The Dream by Mary Shelley (1832)
For the anniversary of Mary Shelley’s birth August 30, 1797
Tuesday’s Gothic Tale August 28, 2018
I loved this story. Stories that involve dreams always intrigue me because the subconscious world is so mysterious and so boundless. The kingdom of the night! So fascinating is dream life and one of the reasons I wrote Night Sea Journey. In literature, dreams have a strong presence with many famous titles and authors: Homer’s The Iliad, Alice in Wonderland, Shakespeare of course, Pierre’s dream in War and Peace, Samsa in Metamorphosis, Bronte’s Wuthering Heights, Dickens’ A Christmas Carol, and the dreams in Anna Karenina. In art too. Who doesn’t know this painting The Nightmare, by Henry Fuseli.
One of my favorites is The Artist’s Dream, George H. Comegys (1840). The artist is exhausted, having visions of Rubens, Rembrandt, Leonardo Da Vinci, Raphael Michelangelo, and others. So compelling!
In Shelley’s short story The Dream, we sink into the era of King Henry IV. We are in France and inside the life of Countess Constance de Villeneuve in her château overlooking the Loire River. She mourns the death of her father and brothers killed in the war. Solitude, weeping, and loneliness are her daily companions. But she also mourns her love for the dashing knight Gaspar, son of her father’s enemy (two feuding families). Torn between her loyalty to her family and her desire for Gaspar, she decides to sleep on the rock of St. Catherine, who is said to visit dreams. Alone on the narrow ledge hanging over the tumbling Loire River. Constance must follow her destiny …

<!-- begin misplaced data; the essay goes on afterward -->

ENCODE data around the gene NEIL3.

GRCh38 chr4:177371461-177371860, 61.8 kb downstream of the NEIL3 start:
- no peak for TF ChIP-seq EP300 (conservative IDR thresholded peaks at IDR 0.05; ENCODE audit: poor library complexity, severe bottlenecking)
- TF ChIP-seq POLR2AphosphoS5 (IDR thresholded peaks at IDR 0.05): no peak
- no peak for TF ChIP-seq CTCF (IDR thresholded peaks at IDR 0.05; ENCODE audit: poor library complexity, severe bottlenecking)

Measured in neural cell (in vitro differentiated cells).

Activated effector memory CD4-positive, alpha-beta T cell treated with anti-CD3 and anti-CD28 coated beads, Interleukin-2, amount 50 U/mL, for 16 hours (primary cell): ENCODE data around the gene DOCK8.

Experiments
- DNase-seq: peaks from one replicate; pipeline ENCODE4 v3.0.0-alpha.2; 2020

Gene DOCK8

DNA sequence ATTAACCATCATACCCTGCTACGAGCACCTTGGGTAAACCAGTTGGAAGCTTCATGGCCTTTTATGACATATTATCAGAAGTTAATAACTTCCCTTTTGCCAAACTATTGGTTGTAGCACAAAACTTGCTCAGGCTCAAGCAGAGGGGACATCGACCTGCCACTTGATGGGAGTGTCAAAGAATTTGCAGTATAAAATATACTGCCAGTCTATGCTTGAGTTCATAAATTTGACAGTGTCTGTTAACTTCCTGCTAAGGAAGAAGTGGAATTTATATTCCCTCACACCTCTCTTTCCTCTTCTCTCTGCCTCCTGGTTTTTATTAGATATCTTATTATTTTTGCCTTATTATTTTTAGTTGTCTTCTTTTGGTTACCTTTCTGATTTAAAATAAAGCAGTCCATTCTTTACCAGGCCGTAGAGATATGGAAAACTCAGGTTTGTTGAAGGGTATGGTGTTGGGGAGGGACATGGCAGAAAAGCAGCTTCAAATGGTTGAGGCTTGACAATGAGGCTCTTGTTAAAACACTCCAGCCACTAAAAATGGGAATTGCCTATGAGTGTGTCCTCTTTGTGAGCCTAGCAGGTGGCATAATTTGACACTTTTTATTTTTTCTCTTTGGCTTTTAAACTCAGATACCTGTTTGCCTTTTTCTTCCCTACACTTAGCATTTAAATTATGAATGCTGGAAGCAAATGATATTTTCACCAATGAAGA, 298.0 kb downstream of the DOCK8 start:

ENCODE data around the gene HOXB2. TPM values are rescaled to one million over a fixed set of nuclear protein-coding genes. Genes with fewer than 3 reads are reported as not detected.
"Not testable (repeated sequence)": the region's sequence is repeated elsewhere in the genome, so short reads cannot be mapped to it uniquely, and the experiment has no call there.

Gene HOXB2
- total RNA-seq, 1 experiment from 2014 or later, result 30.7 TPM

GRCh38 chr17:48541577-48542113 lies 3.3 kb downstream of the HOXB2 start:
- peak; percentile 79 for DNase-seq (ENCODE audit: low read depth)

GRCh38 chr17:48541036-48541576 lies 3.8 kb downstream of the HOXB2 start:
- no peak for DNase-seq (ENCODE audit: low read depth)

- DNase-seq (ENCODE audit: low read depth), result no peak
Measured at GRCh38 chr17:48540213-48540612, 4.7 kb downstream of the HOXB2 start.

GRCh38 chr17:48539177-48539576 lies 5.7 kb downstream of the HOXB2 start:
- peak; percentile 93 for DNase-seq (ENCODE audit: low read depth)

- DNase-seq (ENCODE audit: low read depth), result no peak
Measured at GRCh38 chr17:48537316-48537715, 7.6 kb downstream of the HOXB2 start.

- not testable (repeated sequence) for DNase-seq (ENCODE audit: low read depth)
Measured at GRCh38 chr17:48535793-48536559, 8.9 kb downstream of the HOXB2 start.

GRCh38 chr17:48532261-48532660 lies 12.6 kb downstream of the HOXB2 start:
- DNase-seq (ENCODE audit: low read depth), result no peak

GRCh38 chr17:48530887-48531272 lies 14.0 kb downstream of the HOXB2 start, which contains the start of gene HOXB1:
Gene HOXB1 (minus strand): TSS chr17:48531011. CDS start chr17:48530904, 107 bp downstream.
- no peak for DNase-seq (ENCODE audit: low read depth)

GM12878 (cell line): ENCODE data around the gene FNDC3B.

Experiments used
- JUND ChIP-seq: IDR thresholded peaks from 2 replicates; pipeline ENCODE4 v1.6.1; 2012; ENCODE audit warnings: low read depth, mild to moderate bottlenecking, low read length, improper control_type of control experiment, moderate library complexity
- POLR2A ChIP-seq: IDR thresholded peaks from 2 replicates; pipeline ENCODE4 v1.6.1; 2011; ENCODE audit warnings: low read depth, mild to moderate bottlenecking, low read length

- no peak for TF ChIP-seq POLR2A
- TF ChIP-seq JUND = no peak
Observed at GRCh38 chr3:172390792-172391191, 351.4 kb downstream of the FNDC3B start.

“I will rest to-morrow night on St. Catherine’s bed: and if, as I have heard, the saint deigns to direct her votaries in dreams, I will be guided by her; and, believing that I act according to the dictates of Heaven, I shall feel resigned even to the worst.”
What is the worst? Death by drowning in the Loire River? This story is about uncertain human love, dream messages, and visions of ghosts.
We recognize the birth date of Mary Shelley on August 30. This author is famous for her ‘midnight pillow’ explorations, from which she became inspired to write Frankenstein. In that novel, nightmares and dreams are significant.
“My dreams were all my own; I accounted for them to nobody; they were my refuge when annoyed—
my dearest pleasure when free.” Mary Shelley
Celebrate Mary Shelley today and read the short story here at American Literature. Please comment if you liked this post!
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